Monday, June 04, 2007

Cost Of GP Visits

Even he couldn't stop NHS charges

Naturally, taxpayers' flabbers are well and truly ghasted at the thought of those high rolling GPs now demanding £20 for a surgery consultation out of office hours. Weren't they the ones who unilaterally withdrew our traditional free service when they walked away with the store? (eg see this blog)

But there are two points to bear in mind.

First, paying customers must command better attention than bulk purchase welfare cases (which is all the NHS offers). So you can demand a little service for your twenty quid. A time of your choice and a BUPA style free coffee for starters.

And second, this is simply one more sign of where we're heading. Setting aside all that tedious sloganeering from our politicos, in a world of infinite demand, free at the point of use healthcare has had its day*. Co-payment is a key element of any sustainable modern healthcare system.

I did a quick Google to find out what you pay to visit a GP elsewhere.

In France, it's €21 (£14), with 70% being refundable by state social security. Co-payment is a basic operating principle of French state healthcare, although most people take out private top-up insurance to cover some of the personal contribution.

Germany introduced a similar charge (£7) in 2004.

In Australia, it's A$55 (£23), with 60% refundable by Medicare.

In the Wild West US, it's pretty well what the market will bear- up to around $250 (£127). But as long as you've got insurance and/or are over 65 on Medicare, you pay a lot less- reportedly as little as $10 (£5).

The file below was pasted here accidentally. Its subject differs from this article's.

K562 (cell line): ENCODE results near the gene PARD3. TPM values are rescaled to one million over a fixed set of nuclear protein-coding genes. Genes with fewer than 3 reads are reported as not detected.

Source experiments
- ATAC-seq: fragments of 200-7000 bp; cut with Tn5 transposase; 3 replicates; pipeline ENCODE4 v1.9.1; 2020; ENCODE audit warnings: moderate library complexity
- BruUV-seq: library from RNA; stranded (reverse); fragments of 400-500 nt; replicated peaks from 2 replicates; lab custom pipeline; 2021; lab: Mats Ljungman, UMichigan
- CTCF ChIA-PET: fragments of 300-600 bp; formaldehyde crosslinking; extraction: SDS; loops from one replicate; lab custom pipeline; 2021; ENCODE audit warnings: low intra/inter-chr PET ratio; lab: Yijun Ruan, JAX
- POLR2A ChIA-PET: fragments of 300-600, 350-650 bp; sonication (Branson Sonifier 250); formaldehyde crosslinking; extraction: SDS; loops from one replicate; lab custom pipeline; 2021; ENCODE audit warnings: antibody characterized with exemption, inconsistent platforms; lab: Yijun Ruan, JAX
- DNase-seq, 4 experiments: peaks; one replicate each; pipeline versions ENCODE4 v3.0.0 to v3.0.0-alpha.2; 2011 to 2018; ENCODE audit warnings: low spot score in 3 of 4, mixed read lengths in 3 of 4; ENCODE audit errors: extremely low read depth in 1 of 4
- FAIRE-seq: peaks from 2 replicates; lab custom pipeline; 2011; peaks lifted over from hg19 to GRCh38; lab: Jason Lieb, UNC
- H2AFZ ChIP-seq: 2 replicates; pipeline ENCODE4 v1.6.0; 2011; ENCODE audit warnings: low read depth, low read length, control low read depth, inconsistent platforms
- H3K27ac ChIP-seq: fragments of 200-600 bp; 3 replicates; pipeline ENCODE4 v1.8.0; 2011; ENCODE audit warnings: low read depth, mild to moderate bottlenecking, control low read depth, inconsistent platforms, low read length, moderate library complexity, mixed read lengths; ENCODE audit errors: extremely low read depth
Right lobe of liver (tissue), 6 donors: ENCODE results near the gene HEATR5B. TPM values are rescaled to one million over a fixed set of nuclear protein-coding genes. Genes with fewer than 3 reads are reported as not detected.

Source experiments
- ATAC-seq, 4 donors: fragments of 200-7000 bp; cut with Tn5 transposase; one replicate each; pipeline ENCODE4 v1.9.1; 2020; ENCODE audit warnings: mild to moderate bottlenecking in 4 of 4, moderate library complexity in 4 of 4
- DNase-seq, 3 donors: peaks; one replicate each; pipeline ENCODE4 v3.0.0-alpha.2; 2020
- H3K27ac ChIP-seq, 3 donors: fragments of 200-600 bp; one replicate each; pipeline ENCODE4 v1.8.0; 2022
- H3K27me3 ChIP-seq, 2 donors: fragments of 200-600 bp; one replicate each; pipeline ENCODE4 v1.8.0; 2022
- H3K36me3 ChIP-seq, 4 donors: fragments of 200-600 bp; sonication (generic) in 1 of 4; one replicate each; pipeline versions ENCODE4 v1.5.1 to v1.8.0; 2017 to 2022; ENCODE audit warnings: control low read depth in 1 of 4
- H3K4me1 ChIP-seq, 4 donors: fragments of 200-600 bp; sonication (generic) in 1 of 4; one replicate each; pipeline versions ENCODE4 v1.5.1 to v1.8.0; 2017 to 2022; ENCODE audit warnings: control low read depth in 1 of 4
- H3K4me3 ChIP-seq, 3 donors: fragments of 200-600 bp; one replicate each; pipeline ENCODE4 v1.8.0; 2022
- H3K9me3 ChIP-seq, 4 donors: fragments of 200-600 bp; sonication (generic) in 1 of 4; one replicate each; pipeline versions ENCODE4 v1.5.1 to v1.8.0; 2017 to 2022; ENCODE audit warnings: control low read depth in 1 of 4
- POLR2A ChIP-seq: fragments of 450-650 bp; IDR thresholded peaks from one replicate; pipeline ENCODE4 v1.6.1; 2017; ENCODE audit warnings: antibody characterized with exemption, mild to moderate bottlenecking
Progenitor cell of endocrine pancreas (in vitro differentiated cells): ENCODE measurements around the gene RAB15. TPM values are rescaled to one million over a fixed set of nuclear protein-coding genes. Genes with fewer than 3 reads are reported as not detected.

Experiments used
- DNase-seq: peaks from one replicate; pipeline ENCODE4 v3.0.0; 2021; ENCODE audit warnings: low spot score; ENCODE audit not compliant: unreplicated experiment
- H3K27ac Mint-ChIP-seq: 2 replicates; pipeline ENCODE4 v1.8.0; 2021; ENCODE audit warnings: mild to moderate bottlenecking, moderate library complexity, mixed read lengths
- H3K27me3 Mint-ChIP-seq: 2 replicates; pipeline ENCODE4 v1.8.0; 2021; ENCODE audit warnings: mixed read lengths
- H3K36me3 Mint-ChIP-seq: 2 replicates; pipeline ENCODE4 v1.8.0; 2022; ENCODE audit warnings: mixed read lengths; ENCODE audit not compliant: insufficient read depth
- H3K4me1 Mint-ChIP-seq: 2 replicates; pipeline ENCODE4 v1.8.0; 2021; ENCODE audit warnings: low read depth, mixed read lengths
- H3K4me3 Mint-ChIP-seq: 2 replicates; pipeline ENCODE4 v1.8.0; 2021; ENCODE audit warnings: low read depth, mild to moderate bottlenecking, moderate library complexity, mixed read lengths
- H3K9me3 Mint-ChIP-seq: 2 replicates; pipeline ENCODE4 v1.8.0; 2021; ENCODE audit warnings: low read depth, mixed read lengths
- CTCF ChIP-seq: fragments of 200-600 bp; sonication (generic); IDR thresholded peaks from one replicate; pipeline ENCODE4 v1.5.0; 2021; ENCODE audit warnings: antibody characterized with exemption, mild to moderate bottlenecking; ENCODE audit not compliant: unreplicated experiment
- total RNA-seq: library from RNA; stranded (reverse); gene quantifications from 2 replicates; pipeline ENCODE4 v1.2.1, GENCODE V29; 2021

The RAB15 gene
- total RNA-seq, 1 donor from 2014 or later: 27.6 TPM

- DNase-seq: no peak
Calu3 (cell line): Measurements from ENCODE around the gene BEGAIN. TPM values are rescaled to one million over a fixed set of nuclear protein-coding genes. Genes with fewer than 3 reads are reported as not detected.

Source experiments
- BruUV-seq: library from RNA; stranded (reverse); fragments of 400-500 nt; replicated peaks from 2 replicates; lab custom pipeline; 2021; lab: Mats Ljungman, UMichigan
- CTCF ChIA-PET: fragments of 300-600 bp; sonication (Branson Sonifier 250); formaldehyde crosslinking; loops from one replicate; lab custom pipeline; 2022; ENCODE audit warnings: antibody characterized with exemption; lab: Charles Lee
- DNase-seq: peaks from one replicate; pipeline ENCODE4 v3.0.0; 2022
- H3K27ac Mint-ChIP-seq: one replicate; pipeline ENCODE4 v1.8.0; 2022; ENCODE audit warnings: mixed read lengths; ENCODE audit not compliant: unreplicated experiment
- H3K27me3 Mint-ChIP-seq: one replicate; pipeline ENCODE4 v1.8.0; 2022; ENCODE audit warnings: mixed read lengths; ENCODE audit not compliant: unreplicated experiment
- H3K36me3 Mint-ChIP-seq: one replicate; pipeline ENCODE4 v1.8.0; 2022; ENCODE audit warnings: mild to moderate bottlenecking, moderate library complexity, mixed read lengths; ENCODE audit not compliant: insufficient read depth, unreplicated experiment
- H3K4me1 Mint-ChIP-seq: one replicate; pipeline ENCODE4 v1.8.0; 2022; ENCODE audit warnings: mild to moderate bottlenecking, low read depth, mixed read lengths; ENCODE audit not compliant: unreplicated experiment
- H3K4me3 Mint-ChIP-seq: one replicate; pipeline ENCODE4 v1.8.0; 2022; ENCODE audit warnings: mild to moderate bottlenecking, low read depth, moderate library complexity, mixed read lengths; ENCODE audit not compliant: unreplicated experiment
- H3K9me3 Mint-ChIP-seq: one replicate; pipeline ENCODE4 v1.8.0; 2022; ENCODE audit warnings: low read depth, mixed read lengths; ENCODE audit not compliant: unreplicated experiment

So Britain is very much an outlier.

One way or another, co-payment is definitely heading our way.

None of which, of course, excuses the appalling performance of the Department of Health in giving over the store to the GPs without getting anything in return. How much better if they- and our motley politicos- would just accept the reality of future healthcare. We need to start discussing the real options in a grown-up way instead of pretending the Bevanite NHS vision remains possible.

*Footnote. In reality, the Bevanite NHS started charging for stuff virtually as soon as it stumbled out of bed in 1948. Within a couple of years Bevan (and scheming junior minister H Wislon) resigned from Attlee's government when it imposed charges for specs and false teeth. So much for today's politicos (ahem Dave Cameron, Andrew Lansley etc) claiming it will continue free at the point of use. It virtually never has been.
And for the political historians among you, here's a 1951 Vicky cartoon showing how the Labour Party was split between toffs and oiks.

Funny, that somehow reminds me of another party...

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